June 2014 Archives

perlsloc - Count Perl Source Lines with Perl::Tidy

While spending some time putting together my own perltidyrc file, I became intimately familiar with the Perl::Tidy documentation.

One day, I decided to find out exactly how much code I was maintaining. Since perltidy can strip comments and POD, and also normalize the source code to make a fair measurement, it's a perfect tool for counting Source Lines of Code (SLOC).

Here's a small shell script using ack, perltidy, xargs, and wc to count the source lines of code in any number of directories.

ack -f --perl $@ | xargs -L 1 perltidy --noprofile --delete-pod --mbl=0 --standard-output | wc -l

ack -f lists the files that would be searched, and --perl searches Perl files, so we get ack's heuristics for finding Perl files. xargs -L 1 invokes the following command for every 1 line of input. The perltidy command strips the pod and tightens up the whitespace and writes the result to stdout, which wc -l will then count, line by line.

So, as an example, the current Statocles release has 50% more test lines than source lines:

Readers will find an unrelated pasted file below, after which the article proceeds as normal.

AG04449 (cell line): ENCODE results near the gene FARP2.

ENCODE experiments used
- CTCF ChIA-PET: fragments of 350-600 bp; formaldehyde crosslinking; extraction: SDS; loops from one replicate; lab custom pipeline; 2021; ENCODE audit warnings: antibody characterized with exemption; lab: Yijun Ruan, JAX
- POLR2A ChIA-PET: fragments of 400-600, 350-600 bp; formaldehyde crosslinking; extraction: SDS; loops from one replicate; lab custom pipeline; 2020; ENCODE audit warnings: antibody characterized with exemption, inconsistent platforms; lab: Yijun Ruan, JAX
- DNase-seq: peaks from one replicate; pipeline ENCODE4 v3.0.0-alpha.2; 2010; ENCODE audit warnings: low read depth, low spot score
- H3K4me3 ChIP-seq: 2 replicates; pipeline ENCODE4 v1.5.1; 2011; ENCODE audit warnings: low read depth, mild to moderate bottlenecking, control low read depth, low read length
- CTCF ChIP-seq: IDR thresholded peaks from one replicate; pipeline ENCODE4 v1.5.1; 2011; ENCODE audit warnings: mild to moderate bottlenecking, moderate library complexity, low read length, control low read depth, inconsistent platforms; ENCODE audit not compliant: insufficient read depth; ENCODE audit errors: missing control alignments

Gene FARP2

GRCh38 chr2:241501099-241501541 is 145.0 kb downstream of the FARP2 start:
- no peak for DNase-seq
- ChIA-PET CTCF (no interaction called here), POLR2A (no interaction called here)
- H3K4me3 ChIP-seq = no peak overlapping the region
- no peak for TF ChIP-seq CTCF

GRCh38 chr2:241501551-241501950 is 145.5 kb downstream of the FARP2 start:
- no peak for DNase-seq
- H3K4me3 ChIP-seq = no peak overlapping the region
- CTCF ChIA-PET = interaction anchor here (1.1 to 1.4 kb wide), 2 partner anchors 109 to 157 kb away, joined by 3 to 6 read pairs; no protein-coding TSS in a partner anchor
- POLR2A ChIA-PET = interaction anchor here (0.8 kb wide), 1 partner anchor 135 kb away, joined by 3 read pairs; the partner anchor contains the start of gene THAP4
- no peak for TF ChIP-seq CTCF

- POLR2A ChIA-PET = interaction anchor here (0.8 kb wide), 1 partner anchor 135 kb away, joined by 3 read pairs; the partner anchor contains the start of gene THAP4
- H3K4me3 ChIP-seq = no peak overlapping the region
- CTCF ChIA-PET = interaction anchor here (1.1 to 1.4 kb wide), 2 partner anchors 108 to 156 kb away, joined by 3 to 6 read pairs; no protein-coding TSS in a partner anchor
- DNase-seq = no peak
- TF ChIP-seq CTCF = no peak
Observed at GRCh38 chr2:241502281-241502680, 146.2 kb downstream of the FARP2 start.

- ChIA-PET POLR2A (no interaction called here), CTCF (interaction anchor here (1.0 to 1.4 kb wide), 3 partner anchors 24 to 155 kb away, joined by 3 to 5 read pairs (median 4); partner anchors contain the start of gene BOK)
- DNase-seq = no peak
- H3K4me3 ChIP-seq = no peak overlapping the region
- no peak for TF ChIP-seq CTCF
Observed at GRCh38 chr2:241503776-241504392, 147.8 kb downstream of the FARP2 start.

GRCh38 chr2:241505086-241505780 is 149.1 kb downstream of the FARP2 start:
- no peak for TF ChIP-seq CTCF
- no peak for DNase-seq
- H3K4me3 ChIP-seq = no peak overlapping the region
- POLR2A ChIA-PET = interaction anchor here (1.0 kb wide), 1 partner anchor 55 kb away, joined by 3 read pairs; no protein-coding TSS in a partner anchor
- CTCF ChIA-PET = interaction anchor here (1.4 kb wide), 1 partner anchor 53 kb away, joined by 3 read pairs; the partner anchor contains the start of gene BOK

» perlsloc lib bin
    1034
» perlsloc t
    1633

Conflict Resolution: local::lib and git's Perl

I ran into a frustrating problem the other day:

$ git add -i
/usr/bin/perl: symbol lookup error: ~/perl5/lib/perl5/x86_64-linux-thread-multi/auto/List/Util/Util.so:
undefined symbol: Perl_xs_apiversion_bootcheck
fatal: 'add--interactive' appears to be a git command, but we were not
able to execute it. Maybe git-add--interactive is broken?

I've seen this error message from Perl a lot. It basically means that I'm trying to load an XS module compiled for a different version of Perl. Since git is directly trying to run /usr/bin/perl (5.10.1) as opposed to the perlbrew Perl I have installed (5.16.3), the error comes as no surprise: PERL5LIB is checked before Perl's built-in libraries. So if you have a local::lib (which adds its directories to PERL5LIB) and try to use those modules in a different Perl, things may not work as you expected.

What is more surprising is that Git explicitly uses /usr/bin/perl in the first place. Some Google-fu brought up a thread on the Git mailing list about changing to #!/usr/bin/env perl, but it appears this was rejected. According to another post in that thread, it is possible to set PERL_PATH when running make on Git, but that did not seem to work for me.

About preaction

user-pic I blog about Perl. I work for Bank of America. I own Double Cluepon Software.